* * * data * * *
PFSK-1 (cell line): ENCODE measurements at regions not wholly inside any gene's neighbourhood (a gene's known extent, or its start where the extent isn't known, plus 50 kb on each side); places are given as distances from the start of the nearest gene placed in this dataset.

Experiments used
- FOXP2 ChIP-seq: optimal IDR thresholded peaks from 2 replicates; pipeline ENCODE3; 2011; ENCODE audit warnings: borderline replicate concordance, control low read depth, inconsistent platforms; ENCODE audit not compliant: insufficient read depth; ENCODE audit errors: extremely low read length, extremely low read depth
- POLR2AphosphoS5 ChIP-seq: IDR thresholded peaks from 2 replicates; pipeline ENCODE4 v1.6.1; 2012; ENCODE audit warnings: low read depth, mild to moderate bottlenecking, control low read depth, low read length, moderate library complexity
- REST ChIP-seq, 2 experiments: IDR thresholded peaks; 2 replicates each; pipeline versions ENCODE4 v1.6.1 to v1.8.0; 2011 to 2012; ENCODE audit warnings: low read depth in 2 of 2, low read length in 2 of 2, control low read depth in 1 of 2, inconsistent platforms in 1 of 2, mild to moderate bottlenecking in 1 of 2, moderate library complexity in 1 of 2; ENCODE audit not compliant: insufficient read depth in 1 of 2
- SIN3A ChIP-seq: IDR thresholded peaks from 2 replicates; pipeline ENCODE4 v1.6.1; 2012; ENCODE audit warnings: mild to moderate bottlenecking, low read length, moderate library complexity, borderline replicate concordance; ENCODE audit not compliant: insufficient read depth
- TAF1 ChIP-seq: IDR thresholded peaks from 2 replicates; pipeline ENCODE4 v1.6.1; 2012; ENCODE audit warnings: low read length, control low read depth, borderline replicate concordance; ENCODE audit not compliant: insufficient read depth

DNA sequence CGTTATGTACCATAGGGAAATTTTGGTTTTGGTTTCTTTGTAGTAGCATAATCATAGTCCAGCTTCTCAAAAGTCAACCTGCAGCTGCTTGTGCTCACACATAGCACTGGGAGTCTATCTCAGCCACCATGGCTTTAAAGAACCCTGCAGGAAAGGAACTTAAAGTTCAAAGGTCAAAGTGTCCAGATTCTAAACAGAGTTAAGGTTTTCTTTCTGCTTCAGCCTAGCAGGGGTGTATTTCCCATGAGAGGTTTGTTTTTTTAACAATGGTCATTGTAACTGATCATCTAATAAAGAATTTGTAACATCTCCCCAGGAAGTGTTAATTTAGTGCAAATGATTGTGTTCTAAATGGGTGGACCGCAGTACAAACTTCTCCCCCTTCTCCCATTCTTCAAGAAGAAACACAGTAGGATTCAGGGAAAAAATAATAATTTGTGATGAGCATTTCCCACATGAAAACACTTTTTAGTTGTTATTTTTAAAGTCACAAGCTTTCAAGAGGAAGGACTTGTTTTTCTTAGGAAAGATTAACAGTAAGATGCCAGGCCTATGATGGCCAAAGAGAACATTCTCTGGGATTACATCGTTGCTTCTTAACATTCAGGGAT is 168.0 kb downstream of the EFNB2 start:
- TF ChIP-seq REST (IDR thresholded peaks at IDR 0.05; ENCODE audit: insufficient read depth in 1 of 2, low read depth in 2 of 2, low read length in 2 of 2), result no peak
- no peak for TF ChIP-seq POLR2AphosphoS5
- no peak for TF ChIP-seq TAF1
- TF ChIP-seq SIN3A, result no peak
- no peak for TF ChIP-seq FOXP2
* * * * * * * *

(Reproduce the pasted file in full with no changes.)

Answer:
PFSK-1 (cell line): ENCODE measurements at regions not wholly inside any gene's neighbourhood (a gene's known extent, or its start where the extent isn't known, plus 50 kb on each side); places are given as distances from the start of the nearest gene placed in this dataset.

Experiments used
- FOXP2 ChIP-seq: optimal IDR thresholded peaks from 2 replicates; pipeline ENCODE3; 2011; ENCODE audit warnings: borderline replicate concordance, control low read depth, inconsistent platforms; ENCODE audit not compliant: insufficient read depth; ENCODE audit errors: extremely low read length, extremely low read depth
- POLR2AphosphoS5 ChIP-seq: IDR thresholded peaks from 2 replicates; pipeline ENCODE4 v1.6.1; 2012; ENCODE audit warnings: low read depth, mild to moderate bottlenecking, control low read depth, low read length, moderate library complexity
- REST ChIP-seq, 2 experiments: IDR thresholded peaks; 2 replicates each; pipeline versions ENCODE4 v1.6.1 to v1.8.0; 2011 to 2012; ENCODE audit warnings: low read depth in 2 of 2, low read length in 2 of 2, control low read depth in 1 of 2, inconsistent platforms in 1 of 2, mild to moderate bottlenecking in 1 of 2, moderate library complexity in 1 of 2; ENCODE audit not compliant: insufficient read depth in 1 of 2
- SIN3A ChIP-seq: IDR thresholded peaks from 2 replicates; pipeline ENCODE4 v1.6.1; 2012; ENCODE audit warnings: mild to moderate bottlenecking, low read length, moderate library complexity, borderline replicate concordance; ENCODE audit not compliant: insufficient read depth
- TAF1 ChIP-seq: IDR thresholded peaks from 2 replicates; pipeline ENCODE4 v1.6.1; 2012; ENCODE audit warnings: low read length, control low read depth, borderline replicate concordance; ENCODE audit not compliant: insufficient read depth

DNA sequence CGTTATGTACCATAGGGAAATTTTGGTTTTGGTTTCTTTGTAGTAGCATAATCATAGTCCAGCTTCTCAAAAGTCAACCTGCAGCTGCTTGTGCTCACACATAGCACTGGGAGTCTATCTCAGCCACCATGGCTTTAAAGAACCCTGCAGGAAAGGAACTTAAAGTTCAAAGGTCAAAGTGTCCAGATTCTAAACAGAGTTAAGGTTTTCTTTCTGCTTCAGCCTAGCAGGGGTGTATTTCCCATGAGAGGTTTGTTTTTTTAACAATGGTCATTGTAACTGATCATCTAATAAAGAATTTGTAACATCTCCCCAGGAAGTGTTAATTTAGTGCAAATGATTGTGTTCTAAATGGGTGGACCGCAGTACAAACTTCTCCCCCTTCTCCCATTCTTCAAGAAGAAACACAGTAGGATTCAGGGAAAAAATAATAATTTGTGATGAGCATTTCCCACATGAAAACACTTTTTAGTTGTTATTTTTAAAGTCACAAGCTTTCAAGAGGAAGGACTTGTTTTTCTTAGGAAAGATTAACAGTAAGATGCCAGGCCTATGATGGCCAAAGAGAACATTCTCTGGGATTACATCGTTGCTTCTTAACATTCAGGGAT is 168.0 kb downstream of the EFNB2 start:
- TF ChIP-seq REST (IDR thresholded peaks at IDR 0.05; ENCODE audit: insufficient read depth in 1 of 2, low read depth in 2 of 2, low read length in 2 of 2), result no peak
- no peak for TF ChIP-seq POLR2AphosphoS5
- no peak for TF ChIP-seq TAF1
- TF ChIP-seq SIN3A, result no peak
- no peak for TF ChIP-seq FOXP2